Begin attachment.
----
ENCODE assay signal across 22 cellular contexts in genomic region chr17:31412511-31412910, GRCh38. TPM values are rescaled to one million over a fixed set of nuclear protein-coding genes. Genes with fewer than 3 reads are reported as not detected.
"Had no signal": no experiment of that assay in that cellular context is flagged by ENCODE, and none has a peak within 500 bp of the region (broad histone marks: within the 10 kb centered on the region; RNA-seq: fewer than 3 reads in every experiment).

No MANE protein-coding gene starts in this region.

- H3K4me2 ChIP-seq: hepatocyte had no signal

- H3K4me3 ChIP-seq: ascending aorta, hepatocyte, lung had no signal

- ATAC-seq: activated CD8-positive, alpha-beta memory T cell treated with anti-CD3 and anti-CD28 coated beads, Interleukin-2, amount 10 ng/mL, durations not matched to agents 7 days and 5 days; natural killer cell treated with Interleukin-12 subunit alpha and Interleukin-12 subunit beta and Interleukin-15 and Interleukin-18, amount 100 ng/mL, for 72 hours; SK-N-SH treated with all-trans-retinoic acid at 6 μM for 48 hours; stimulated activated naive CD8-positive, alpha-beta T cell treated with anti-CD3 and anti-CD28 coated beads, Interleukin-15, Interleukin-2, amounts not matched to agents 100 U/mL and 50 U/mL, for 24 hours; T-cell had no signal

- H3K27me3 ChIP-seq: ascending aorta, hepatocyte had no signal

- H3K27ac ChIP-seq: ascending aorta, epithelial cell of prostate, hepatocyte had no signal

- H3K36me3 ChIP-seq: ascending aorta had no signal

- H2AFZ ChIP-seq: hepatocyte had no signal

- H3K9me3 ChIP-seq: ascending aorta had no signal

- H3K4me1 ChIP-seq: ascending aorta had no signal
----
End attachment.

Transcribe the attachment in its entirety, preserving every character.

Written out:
ENCODE assay signal across 22 cellular contexts in genomic region chr17:31412511-31412910, GRCh38. TPM values are rescaled to one million over a fixed set of nuclear protein-coding genes. Genes with fewer than 3 reads are reported as not detected.
"Had no signal": no experiment of that assay in that cellular context is flagged by ENCODE, and none has a peak within 500 bp of the region (broad histone marks: within the 10 kb centered on the region; RNA-seq: fewer than 3 reads in every experiment).

No MANE protein-coding gene starts in this region.

- H3K4me2 ChIP-seq: hepatocyte had no signal

- H3K4me3 ChIP-seq: ascending aorta, hepatocyte, lung had no signal

- ATAC-seq: activated CD8-positive, alpha-beta memory T cell treated with anti-CD3 and anti-CD28 coated beads, Interleukin-2, amount 10 ng/mL, durations not matched to agents 7 days and 5 days; natural killer cell treated with Interleukin-12 subunit alpha and Interleukin-12 subunit beta and Interleukin-15 and Interleukin-18, amount 100 ng/mL, for 72 hours; SK-N-SH treated with all-trans-retinoic acid at 6 μM for 48 hours; stimulated activated naive CD8-positive, alpha-beta T cell treated with anti-CD3 and anti-CD28 coated beads, Interleukin-15, Interleukin-2, amounts not matched to agents 100 U/mL and 50 U/mL, for 24 hours; T-cell had no signal

- H3K27me3 ChIP-seq: ascending aorta, hepatocyte had no signal

- H3K27ac ChIP-seq: ascending aorta, epithelial cell of prostate, hepatocyte had no signal

- H3K36me3 ChIP-seq: ascending aorta had no signal

- H2AFZ ChIP-seq: hepatocyte had no signal

- H3K9me3 ChIP-seq: ascending aorta had no signal

- H3K4me1 ChIP-seq: ascending aorta had no signal